It's doing a 360 and looks like to slam Florida again Wed.
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Old 06-10-2016, 15:58   #80
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Re: Escaping a Huricane by heading out to ocean

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I've never seen a hurricane tract like Matthew: Hurricane MATTHEW
It's doing a 360 and looks like to slam Florida again Wed.
Hmm, I wonder what happens when hurricanes collide... there looks like a 200nm wide strip of safe water between the two storms right now.
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Old 06-10-2016, 16:14   #81
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Re: Escaping a Huricane by heading out to ocean

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Hmm, I wonder what happens when hurricanes collide... there looks like a 200nm wide strip of safe water between the two storms right now.
That would be the "perfect hurricane". The bit in between the storms won't be safe much longer. When two massive wave trains meet head on there will be high drama indeed. Actually for now, they don't look to be getting near enough.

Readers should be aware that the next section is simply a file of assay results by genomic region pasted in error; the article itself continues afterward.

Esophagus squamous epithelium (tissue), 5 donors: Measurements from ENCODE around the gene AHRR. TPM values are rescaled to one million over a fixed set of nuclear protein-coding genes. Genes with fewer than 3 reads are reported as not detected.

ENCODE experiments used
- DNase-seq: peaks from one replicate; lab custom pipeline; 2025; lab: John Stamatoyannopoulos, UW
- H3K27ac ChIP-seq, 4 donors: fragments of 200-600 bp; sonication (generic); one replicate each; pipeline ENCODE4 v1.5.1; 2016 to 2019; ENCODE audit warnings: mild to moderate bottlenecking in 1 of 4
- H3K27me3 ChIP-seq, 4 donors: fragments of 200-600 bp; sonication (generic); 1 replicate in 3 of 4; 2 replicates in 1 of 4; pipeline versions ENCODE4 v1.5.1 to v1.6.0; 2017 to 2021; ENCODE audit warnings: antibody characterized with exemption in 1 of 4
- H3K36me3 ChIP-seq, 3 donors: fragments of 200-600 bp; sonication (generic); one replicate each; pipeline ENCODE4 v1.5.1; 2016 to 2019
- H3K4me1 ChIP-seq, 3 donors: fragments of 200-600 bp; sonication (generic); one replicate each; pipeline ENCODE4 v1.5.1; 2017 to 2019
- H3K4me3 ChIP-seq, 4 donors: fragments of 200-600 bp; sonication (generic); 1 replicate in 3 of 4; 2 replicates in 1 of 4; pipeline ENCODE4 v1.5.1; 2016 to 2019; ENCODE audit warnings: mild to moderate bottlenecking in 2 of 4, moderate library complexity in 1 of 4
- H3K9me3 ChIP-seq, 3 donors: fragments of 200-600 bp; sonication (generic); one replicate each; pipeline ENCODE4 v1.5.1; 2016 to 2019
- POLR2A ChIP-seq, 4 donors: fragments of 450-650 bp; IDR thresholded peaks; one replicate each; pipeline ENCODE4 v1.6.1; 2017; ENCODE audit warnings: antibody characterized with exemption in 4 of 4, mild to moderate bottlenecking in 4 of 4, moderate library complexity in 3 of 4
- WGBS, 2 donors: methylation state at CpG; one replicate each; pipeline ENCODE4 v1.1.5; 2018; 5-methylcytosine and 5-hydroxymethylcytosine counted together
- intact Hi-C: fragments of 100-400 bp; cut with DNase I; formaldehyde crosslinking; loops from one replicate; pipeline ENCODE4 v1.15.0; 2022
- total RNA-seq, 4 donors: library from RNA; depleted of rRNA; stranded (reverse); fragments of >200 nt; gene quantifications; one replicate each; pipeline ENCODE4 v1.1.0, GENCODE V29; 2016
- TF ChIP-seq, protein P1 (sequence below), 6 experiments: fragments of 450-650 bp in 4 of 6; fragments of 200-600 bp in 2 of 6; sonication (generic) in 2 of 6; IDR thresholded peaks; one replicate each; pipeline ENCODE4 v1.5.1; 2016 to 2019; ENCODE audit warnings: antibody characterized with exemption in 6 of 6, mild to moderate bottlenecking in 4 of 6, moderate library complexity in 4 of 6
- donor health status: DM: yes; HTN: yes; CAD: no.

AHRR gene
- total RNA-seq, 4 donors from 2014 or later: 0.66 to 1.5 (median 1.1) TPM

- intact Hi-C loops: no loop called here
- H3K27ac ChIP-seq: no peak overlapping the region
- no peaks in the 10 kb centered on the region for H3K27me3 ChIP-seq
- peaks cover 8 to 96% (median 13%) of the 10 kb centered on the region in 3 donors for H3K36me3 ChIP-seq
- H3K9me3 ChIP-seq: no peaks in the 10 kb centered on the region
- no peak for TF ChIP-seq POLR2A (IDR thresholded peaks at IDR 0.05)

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Old 06-10-2016, 16:48   #82
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Re: Escaping a Huricane by heading out to ocean

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I wonder what came of that boat. Things looked pretty rough on deck, but she was afloat and seemed to have her sea anchor out...
Don't know what happened to the boat but there's an interview of the skipper that at least confirms the crew were saved by a passing freighter of some sort. I didn't watch the whole interview as I was getting all peeved by his clear lack of preparation. I find that once I start swearing at YouTube it is best for everyone if I change channels.
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Old 06-10-2016, 16:54   #83
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Re: Escaping a Huricane by heading out to ocean